All the previously mentioned bodyparts are much sharper and more detailed than Gilbert's, and the rest of his sculpt is equally intricate. Save for his lobstered stomach and relatively smooth lower legs, he's covered in tiny scales, and the texture is very well done. His head is much more on-model than Uncle Gilbert's, and he's much, much better-proportioned than Diamond's original anemic Gill-man.
The paint on this figure is also a huge improvement over both previous
DST attempts at the character (for the sake of convenience including Gilbert). Though the film was black and white, the promotional materials always gave him a yellow-greenish hue, and this figure nails it. The original figure was oddly sparkly, and Uncle Gilby was a flat dark green, but this figure is just the right tone of drab green, with a darker olive shade to bring out the many details.
His eyes are yellow-rimmed with black centers, and his lips are an almost purplish red. The details are clean and sharp. The head seems oddly glossier than the rest of the figure, and the hands are a noticeably darker shade, but other than those bits of inconsistency, the work is solid.
While the sculpt and paint are leaps and bounds ahead of the last attempt, it's the articulation that makes it almost a joke to compare the two.
This is the most articulated Creature figure I've ever seen, and I've seen a lot. His neck, shoulders, elbows and wrists are peg-and-hinge joints, and he even has an extra, redundant bicep peg joint. Thankfully, like most of the joints, it's integrated very nicely into the sculpt and almost unnoticeable.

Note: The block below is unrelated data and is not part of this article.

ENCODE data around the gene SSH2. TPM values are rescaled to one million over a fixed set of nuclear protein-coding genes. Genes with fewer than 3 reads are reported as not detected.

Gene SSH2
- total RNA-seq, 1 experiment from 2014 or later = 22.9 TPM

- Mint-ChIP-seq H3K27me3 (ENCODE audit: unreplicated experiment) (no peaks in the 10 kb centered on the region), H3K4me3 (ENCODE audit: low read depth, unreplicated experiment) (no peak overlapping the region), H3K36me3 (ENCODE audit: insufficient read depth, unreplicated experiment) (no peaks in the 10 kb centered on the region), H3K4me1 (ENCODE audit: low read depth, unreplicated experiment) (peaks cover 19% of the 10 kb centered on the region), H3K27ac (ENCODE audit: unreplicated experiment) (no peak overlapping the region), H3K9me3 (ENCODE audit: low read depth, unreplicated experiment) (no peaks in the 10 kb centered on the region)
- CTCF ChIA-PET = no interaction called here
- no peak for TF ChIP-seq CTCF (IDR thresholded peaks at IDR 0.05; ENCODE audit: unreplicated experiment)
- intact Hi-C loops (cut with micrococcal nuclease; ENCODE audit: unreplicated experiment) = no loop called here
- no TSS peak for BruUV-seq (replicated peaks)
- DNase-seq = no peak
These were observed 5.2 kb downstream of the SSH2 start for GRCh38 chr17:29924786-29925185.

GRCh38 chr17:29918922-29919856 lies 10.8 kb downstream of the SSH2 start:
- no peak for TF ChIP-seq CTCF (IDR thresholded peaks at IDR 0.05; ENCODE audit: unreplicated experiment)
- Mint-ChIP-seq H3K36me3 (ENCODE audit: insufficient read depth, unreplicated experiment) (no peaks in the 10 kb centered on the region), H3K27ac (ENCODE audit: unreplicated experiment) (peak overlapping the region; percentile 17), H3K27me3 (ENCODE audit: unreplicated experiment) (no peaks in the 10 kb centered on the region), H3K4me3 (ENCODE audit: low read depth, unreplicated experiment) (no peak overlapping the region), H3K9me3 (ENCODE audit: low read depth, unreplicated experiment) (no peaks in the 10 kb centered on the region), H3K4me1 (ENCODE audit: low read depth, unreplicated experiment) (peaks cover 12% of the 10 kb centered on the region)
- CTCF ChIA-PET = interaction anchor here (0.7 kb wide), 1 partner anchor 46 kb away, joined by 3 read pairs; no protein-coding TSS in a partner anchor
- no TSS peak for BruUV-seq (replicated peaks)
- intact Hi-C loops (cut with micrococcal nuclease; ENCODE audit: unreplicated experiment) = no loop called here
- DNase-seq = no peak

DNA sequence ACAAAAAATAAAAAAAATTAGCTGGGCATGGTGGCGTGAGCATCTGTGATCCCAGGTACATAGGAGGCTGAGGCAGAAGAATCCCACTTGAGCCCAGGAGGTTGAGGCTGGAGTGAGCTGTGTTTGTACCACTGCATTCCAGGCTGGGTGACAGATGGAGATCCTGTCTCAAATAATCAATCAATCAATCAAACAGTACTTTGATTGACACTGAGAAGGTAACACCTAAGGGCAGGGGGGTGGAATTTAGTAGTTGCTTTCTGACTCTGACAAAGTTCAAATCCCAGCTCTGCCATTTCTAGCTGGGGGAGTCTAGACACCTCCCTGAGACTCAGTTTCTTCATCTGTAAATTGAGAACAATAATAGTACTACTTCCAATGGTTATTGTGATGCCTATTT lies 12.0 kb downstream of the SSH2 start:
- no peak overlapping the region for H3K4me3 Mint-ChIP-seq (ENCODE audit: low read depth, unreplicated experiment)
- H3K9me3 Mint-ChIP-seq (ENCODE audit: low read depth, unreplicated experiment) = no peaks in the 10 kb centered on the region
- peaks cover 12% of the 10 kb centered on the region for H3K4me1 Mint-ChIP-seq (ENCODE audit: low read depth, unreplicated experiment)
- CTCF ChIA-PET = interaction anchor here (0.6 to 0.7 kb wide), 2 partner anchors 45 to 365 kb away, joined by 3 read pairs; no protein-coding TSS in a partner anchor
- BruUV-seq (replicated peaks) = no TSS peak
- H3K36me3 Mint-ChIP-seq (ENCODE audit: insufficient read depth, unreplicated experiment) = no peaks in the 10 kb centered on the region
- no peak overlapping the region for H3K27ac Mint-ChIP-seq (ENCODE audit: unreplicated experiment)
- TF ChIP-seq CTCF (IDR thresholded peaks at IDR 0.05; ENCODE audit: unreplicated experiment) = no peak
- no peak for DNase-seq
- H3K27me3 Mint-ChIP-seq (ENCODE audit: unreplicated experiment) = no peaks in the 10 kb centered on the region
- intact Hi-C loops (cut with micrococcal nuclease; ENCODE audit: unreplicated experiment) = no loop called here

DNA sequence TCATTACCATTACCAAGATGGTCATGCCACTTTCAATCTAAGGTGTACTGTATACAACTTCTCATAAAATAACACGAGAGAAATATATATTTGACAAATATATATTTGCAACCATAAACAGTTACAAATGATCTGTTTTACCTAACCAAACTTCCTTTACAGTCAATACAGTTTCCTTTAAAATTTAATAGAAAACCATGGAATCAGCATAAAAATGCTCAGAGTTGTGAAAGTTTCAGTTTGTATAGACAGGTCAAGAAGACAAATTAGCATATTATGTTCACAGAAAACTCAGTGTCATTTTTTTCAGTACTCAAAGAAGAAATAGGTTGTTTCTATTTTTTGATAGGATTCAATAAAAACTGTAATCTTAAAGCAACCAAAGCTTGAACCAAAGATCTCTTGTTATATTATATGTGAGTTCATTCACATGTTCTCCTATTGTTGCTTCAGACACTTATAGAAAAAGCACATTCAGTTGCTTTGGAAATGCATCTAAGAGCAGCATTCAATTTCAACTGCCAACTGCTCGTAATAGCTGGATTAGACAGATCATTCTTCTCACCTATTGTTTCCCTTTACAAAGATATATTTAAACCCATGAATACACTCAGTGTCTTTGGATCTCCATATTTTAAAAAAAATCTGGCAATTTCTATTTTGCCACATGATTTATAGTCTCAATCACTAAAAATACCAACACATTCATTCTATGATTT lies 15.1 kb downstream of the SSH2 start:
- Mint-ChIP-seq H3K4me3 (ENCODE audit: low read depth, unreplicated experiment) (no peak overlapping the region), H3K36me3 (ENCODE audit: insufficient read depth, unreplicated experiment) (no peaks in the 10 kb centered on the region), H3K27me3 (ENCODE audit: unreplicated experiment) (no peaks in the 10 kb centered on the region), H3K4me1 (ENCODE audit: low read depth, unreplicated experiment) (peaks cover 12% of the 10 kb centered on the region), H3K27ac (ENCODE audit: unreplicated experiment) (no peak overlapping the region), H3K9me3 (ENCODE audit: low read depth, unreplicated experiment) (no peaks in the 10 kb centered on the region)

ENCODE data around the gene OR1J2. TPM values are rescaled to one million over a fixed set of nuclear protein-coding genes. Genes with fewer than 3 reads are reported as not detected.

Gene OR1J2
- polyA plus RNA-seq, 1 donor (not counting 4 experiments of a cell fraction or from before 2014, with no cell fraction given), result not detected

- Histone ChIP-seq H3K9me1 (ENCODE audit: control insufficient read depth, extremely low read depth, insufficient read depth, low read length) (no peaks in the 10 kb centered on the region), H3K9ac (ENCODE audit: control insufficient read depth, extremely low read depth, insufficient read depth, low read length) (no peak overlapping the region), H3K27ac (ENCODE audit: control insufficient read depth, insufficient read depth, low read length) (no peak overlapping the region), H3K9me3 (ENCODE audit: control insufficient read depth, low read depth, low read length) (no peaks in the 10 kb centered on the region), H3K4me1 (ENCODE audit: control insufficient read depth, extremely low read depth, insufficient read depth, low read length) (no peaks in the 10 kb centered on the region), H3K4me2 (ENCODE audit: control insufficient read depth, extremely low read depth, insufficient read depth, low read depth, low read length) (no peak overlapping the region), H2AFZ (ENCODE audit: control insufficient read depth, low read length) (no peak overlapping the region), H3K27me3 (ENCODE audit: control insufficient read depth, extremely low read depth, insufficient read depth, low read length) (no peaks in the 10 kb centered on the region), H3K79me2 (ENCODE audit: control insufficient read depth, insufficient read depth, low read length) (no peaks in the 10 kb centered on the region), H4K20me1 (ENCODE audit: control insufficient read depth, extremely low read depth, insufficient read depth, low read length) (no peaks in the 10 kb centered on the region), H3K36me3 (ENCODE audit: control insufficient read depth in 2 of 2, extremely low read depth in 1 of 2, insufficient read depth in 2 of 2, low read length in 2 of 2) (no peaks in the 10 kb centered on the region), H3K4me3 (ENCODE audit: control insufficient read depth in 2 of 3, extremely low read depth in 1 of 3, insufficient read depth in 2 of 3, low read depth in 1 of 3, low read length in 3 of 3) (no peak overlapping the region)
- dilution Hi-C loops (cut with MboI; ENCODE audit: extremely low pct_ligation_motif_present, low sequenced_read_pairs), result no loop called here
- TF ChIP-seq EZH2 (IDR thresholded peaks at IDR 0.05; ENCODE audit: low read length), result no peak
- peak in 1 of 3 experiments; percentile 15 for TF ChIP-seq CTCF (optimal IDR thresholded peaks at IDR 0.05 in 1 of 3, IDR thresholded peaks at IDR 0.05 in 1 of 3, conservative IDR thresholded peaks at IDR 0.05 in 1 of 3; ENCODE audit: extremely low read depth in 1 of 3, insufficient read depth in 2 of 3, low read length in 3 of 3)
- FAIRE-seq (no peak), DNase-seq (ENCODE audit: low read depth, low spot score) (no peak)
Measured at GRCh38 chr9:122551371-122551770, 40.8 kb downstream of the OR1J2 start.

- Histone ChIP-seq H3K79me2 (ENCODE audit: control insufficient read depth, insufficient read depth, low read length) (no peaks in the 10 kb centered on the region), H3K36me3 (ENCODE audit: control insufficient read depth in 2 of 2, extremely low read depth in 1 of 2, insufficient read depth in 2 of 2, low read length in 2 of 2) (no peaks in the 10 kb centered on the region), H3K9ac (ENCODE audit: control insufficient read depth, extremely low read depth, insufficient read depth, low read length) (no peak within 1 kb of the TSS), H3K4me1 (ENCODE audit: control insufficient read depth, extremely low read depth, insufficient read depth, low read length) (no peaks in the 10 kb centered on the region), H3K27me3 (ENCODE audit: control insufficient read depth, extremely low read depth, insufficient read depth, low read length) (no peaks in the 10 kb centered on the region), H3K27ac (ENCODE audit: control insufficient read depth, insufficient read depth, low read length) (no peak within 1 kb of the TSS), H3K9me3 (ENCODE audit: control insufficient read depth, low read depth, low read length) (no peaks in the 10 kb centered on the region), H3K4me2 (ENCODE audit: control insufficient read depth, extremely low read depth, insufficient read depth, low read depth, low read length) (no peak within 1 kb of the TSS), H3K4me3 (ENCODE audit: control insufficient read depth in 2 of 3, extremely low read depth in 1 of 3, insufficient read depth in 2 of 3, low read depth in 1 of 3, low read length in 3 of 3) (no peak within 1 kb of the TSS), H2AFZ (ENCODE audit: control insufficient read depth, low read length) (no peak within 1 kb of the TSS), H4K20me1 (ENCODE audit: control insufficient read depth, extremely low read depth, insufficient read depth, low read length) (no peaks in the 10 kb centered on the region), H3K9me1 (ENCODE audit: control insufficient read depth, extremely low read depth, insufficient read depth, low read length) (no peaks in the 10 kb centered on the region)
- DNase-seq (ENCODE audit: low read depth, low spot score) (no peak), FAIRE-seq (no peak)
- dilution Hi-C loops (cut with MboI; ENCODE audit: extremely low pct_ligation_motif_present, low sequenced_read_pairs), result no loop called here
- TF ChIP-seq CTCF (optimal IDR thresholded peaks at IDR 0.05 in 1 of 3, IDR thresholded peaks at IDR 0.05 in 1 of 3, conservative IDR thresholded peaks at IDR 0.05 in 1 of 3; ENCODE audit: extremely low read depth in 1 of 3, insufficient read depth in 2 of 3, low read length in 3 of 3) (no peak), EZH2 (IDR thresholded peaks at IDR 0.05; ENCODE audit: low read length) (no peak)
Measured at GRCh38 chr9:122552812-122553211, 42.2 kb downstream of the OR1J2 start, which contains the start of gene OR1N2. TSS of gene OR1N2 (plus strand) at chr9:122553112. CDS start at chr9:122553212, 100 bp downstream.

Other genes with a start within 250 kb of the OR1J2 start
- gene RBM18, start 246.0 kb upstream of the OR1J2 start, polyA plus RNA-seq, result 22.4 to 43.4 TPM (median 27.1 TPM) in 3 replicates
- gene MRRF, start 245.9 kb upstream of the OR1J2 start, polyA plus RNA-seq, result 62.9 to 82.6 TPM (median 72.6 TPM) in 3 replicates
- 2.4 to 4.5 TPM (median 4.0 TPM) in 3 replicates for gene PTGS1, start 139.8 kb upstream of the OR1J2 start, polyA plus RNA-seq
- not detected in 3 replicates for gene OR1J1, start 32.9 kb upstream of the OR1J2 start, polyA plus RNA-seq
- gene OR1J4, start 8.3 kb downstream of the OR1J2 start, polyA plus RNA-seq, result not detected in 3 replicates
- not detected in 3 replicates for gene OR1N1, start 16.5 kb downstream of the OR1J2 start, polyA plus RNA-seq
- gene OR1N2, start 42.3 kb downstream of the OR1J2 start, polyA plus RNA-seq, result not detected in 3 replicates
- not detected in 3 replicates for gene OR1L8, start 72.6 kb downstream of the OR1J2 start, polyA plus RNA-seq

His chest and waist are both balljoints, though along with the neck they don't move back very much due to the continuous sculpt of the fin that runs down his spine. His hips are a Mattel style peg-and-hinge, and he also gets thigh pegs, hinged knees, and hinged ankles with rocker action. It's more than enough joints to have him pose in all kinds of ways, including hulking menacingly over his prey, or swimming through the Amazon.
As for accessories, the deluxe release
gets a large base that would not look out of place in your typical freshwater aquarium. It's a river bottom strewn with some bones (including a skull) and some various aquatic plants, with a large rock jutting out of the back. A wispy transparent plant reaches out from the rock, with three fish sculpted into the fronds. Fun fact: the fish are discus (Symphysodon), cichlids native to the Amazon River. Geographically accurate!
The base has two pegs for the (fully sculpted) bottom of his feet to plug into. The skull and plants get in the way a bit, but he can fit on it pretty well. You can also kinda balance him into a swimming position on the rock, though I'm not sure that's entirely intentional (but I like to hope it was).
I own quite a few Creature from the Black Lagoon toys, and this one is far and away my favorite. He almost makes my other Creature figures irrelevant. His sculpt is excellent, his paint is great, and he can move. If you only desire one Gill-man figure for your collection (although I can't imagine why anyone would) this is, easily, the one you should own.